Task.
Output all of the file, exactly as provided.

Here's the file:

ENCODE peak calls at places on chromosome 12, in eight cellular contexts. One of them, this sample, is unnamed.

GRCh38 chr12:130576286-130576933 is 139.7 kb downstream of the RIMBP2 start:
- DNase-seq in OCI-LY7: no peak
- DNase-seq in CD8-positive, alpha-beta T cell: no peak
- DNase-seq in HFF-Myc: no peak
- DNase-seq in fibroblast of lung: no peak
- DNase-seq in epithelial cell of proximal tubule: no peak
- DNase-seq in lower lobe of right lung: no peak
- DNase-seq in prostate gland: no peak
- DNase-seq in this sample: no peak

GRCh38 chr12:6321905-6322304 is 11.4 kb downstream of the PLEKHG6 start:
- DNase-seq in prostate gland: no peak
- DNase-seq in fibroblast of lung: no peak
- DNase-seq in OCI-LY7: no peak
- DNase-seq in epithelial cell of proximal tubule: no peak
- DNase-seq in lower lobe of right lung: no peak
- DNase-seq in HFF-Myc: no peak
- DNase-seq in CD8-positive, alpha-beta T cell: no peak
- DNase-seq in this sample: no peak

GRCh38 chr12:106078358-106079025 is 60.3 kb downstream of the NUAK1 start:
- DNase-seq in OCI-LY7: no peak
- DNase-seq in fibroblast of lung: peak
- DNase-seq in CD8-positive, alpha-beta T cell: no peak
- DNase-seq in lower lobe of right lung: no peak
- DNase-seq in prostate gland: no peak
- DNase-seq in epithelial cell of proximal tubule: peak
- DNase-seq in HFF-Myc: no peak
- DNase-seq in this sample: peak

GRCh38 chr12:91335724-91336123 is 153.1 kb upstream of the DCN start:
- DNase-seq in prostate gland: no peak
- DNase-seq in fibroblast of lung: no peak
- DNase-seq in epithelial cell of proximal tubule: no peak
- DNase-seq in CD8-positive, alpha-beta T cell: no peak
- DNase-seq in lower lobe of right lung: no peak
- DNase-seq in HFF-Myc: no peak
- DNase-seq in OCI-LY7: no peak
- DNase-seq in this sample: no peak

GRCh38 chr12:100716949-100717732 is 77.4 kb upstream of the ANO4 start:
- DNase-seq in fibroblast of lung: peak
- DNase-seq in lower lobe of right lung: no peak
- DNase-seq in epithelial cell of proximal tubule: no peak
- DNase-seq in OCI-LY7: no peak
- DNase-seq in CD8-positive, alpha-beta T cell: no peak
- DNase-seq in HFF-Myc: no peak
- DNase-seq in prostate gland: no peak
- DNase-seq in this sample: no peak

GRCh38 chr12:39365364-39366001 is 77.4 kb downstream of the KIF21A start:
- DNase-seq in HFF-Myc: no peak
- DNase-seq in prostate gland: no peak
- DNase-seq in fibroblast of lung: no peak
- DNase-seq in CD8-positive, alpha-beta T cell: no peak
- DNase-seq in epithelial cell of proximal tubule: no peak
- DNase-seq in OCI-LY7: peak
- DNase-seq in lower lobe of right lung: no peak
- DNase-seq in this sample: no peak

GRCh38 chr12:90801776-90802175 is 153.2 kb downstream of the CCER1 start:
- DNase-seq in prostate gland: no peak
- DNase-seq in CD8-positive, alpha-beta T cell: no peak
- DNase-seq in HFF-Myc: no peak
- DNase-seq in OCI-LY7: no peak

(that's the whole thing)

ENCODE peak calls at places on chromosome 12, in eight cellular contexts. One of them, this sample, is unnamed.

GRCh38 chr12:130576286-130576933 is 139.7 kb downstream of the RIMBP2 start:
- DNase-seq in OCI-LY7: no peak
- DNase-seq in CD8-positive, alpha-beta T cell: no peak
- DNase-seq in HFF-Myc: no peak
- DNase-seq in fibroblast of lung: no peak
- DNase-seq in epithelial cell of proximal tubule: no peak
- DNase-seq in lower lobe of right lung: no peak
- DNase-seq in prostate gland: no peak
- DNase-seq in this sample: no peak

GRCh38 chr12:6321905-6322304 is 11.4 kb downstream of the PLEKHG6 start:
- DNase-seq in prostate gland: no peak
- DNase-seq in fibroblast of lung: no peak
- DNase-seq in OCI-LY7: no peak
- DNase-seq in epithelial cell of proximal tubule: no peak
- DNase-seq in lower lobe of right lung: no peak
- DNase-seq in HFF-Myc: no peak
- DNase-seq in CD8-positive, alpha-beta T cell: no peak
- DNase-seq in this sample: no peak

GRCh38 chr12:106078358-106079025 is 60.3 kb downstream of the NUAK1 start:
- DNase-seq in OCI-LY7: no peak
- DNase-seq in fibroblast of lung: peak
- DNase-seq in CD8-positive, alpha-beta T cell: no peak
- DNase-seq in lower lobe of right lung: no peak
- DNase-seq in prostate gland: no peak
- DNase-seq in epithelial cell of proximal tubule: peak
- DNase-seq in HFF-Myc: no peak
- DNase-seq in this sample: peak

GRCh38 chr12:91335724-91336123 is 153.1 kb upstream of the DCN start:
- DNase-seq in prostate gland: no peak
- DNase-seq in fibroblast of lung: no peak
- DNase-seq in epithelial cell of proximal tubule: no peak
- DNase-seq in CD8-positive, alpha-beta T cell: no peak
- DNase-seq in lower lobe of right lung: no peak
- DNase-seq in HFF-Myc: no peak
- DNase-seq in OCI-LY7: no peak
- DNase-seq in this sample: no peak

GRCh38 chr12:100716949-100717732 is 77.4 kb upstream of the ANO4 start:
- DNase-seq in fibroblast of lung: peak
- DNase-seq in lower lobe of right lung: no peak
- DNase-seq in epithelial cell of proximal tubule: no peak
- DNase-seq in OCI-LY7: no peak
- DNase-seq in CD8-positive, alpha-beta T cell: no peak
- DNase-seq in HFF-Myc: no peak
- DNase-seq in prostate gland: no peak
- DNase-seq in this sample: no peak

GRCh38 chr12:39365364-39366001 is 77.4 kb downstream of the KIF21A start:
- DNase-seq in HFF-Myc: no peak
- DNase-seq in prostate gland: no peak
- DNase-seq in fibroblast of lung: no peak
- DNase-seq in CD8-positive, alpha-beta T cell: no peak
- DNase-seq in epithelial cell of proximal tubule: no peak
- DNase-seq in OCI-LY7: peak
- DNase-seq in lower lobe of right lung: no peak
- DNase-seq in this sample: no peak

GRCh38 chr12:90801776-90802175 is 153.2 kb downstream of the CCER1 start:
- DNase-seq in prostate gland: no peak
- DNase-seq in CD8-positive, alpha-beta T cell: no peak
- DNase-seq in HFF-Myc: no peak
- DNase-seq in OCI-LY7: no peak